In June 2007, President George W. Bush dedicated America’s Victims of Communism Memorial, the only memorial in the world dedicated to every single victim. During the dedication President Bush said:
“We have an obligation to future generations to record the crimes of the 20th century and make sure they’re never repeated. In this hallowed place we recall the lessons of the Cold War: that freedom is precious and cannot be taken for granted.”
Every June since, VOC holds an event at the memorial to recall these lessons.
This year we remembered the millions of victims of communism on June 12, surrounded by survivors of communist countries, embassies representing nations affected by communism, and this year’s recipients of the Truman-Reagan Medal of Freedom.
The commemoration ceremony featured remarks by VOC Chairman Dr. Lee Edwards, 2015 Truman-Reagan Medal of Freedom recipients Alexandr Podrabinek and Guillermo Fariñas, and former Hungarian Minister of Foreign Affairs Janos Martonyi.
In his remarks, Guillermo Fariñas recognized a group of Cuban political prisoners who had been jailed in Cuba for more than 15 years. “These people who are here today, have inspired me in my fight. These men never gave up on their struggle, as I never will.” He continued to talk about those to whom he dedicated his Truman-Reagan Medal of Freedom, specifically the men and women who travelled around the world advocating freedom and spoke out against communism. “If it were not for their efforts, we would be surrounded by the fanaticism of communism.”
Former Hungarian Minister of Foreign Affairs Janos Martonyi, who lead Hungary into NATO, reminded the audience about the legacy of communism, and how imperative it is “to give a clear answer to people who are still saying that communism or Marxism-Leninism was a great idea… and only the implementation was wrong.” Martonyi discussed the violent nature of communism and its need for dictatorships to “erect walls, barbed wires, iron curtains.” He said that “it has become clear that democracy, rule of law, human rights, can only be assured if there is peace and if there is security.”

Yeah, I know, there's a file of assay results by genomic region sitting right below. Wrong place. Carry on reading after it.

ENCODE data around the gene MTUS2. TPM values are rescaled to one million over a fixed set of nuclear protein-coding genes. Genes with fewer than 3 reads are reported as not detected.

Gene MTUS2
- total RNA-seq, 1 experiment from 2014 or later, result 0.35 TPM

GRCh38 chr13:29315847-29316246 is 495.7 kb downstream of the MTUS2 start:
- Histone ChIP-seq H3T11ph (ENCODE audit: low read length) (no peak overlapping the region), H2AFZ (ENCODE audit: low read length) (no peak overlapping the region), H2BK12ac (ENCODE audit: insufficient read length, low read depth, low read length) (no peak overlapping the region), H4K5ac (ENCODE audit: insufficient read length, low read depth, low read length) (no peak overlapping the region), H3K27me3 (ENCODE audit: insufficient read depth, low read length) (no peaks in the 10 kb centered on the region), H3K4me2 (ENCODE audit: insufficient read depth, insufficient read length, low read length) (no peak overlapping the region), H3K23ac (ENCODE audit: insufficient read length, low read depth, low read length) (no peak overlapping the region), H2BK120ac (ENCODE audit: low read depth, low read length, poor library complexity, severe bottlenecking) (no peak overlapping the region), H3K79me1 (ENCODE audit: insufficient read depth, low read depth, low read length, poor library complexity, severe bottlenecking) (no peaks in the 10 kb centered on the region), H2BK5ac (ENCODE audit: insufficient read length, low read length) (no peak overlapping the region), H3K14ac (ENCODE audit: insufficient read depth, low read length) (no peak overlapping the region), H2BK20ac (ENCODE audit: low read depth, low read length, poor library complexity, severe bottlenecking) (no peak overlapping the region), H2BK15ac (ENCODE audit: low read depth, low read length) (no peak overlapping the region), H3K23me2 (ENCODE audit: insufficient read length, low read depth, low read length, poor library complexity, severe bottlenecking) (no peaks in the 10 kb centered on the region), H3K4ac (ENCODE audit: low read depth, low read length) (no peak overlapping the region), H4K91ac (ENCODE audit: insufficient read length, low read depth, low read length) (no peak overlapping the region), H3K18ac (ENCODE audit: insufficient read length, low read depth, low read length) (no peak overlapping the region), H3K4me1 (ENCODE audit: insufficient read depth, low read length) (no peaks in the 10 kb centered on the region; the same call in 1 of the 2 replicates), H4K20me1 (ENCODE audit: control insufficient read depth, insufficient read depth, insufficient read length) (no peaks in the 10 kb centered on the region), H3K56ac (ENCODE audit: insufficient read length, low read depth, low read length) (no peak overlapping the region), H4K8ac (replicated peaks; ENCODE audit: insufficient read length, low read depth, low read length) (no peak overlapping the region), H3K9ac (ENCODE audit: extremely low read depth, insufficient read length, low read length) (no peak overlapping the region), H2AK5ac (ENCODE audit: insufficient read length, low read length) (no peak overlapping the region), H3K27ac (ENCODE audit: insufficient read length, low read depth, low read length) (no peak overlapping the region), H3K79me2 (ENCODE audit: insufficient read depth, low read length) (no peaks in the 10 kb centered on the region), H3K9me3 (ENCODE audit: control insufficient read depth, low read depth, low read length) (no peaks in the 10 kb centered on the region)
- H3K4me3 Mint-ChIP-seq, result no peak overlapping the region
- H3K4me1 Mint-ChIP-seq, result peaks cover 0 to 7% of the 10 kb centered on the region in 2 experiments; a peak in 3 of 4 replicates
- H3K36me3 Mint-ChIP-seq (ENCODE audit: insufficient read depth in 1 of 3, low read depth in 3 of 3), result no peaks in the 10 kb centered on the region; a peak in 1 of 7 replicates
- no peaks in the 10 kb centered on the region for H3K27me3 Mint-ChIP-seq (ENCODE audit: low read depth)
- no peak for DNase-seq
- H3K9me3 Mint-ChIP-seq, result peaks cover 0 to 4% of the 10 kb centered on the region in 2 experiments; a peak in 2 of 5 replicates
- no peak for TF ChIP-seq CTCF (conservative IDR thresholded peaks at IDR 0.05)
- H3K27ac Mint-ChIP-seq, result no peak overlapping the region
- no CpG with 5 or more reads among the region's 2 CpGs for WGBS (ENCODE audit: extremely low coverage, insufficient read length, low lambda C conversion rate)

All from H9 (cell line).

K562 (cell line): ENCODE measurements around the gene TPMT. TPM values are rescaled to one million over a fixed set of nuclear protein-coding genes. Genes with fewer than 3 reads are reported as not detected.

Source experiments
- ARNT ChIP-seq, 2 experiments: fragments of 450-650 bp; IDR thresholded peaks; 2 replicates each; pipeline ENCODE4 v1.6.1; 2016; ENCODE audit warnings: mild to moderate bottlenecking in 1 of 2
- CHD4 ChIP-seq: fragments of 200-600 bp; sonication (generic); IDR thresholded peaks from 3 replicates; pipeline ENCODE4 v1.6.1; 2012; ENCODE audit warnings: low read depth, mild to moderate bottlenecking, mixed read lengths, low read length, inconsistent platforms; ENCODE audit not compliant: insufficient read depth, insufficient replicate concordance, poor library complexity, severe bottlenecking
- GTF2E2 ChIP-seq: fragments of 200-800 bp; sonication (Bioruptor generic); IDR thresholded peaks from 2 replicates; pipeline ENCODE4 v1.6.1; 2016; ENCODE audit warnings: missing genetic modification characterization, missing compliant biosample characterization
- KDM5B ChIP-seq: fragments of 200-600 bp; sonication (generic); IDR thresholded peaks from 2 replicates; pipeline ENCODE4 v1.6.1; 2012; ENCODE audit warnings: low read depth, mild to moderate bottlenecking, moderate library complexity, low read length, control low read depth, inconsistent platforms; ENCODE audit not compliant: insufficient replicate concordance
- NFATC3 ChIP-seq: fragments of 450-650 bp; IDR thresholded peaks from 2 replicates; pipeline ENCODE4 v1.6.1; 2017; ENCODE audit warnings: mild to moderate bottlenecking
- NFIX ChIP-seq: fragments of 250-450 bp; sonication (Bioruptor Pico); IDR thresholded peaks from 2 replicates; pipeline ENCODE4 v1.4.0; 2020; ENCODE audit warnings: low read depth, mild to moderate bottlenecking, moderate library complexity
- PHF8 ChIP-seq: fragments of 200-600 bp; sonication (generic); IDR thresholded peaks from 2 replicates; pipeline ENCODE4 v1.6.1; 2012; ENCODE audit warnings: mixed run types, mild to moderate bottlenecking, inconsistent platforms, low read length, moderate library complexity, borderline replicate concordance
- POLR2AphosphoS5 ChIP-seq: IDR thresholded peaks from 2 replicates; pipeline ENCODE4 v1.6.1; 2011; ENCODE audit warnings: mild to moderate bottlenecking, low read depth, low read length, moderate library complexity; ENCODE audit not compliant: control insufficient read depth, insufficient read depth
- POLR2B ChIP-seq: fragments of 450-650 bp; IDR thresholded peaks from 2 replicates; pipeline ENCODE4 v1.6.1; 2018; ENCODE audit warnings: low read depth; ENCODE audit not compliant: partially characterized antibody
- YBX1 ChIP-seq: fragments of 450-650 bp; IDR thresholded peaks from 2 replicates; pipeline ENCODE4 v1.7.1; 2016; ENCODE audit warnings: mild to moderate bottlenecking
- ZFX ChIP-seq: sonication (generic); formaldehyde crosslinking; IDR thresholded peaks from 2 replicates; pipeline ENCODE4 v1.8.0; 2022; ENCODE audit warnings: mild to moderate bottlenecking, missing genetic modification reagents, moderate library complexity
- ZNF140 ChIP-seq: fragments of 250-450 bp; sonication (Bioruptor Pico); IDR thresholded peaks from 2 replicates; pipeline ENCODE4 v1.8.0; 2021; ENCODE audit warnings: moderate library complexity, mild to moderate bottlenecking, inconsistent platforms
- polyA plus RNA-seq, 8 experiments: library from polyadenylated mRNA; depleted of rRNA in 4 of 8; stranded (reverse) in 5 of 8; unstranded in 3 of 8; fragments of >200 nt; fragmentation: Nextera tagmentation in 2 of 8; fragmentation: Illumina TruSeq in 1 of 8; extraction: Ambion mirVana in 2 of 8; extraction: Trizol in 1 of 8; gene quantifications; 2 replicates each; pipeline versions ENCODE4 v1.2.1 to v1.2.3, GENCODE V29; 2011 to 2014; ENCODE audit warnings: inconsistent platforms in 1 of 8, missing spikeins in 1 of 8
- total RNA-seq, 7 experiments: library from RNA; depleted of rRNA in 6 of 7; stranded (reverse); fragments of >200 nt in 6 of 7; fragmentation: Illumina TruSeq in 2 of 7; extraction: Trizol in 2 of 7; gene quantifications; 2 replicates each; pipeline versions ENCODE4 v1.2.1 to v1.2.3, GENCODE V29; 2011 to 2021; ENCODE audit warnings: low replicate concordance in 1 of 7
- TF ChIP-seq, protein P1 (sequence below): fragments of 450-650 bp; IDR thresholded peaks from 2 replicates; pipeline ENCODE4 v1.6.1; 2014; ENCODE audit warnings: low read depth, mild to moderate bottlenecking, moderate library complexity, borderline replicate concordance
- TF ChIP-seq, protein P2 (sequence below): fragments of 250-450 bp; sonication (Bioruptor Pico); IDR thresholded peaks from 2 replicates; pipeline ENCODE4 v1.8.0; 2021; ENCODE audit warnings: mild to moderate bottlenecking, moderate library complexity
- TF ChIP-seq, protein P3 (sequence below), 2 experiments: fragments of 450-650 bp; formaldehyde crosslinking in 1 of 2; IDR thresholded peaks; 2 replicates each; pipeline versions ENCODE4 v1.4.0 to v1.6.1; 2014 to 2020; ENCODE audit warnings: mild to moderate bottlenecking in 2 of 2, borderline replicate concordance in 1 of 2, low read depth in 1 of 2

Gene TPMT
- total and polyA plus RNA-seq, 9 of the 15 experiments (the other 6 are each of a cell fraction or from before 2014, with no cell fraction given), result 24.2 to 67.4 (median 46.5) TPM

Dr. Lee Edwards, VOC’s chairman, recounted the beginnings of VOC. He explained how the lack of answers to questions such as “why did communism collapse?” and “was it inevitable?” helped create the need for a group like VOC. He explained the necessity of the memorial, which commemorates the sacrifice of millions of victims of communist regimes, and the need of a museum to examine the ideology, history, and legacy of communism.
Alexander Podrabinek reminded the audience that “the interests of freedom are not defined by national boundaries.” He discussed how communism has survived by having different faces: “communist dogma and classic communist dictatorship gave place to communist pragmatism and modified communism.” However, he remarked how these new dictatorships do not change the essence of the the true meaning of communist states, but have created a world-wide acceptance under new disguises.
The ceremony concluded with the 8th annual Roll Call of Nations, during which embassies, as well as dozens of national ethnic and human rights organizations, laid wreaths at the Memorial. Twenty-three embassies and 33 ethnic organizations, including National Endowment for Democracy, Cold War Veterans, Women’s Rights Without Frontiers, Students for a Free Tibet, and Cuba Democracy Advocates, participated in the event, commemorating the 100 million victims of communism around the world. Surrounded by hundreds of people of many nationalities and ethnic backgrounds, the event commemorated the more than 100 million people killed by communist regimes around the world.
This event helps us recall the fundamentally important lessons of the victims of communism: that every life lost to this deadly ideology is a tragedy, and that the tragedy of communism continues to play out even today. Communism did not end in 1989 with the fall of the Berlin Wall, but continues to live on in some former communist states and in the several still-communist countries around the world today.
Every year this wreath laying ceremony is an opportunity for us to tell all of the victims that they are not forgotten, and that their struggle was not in vain.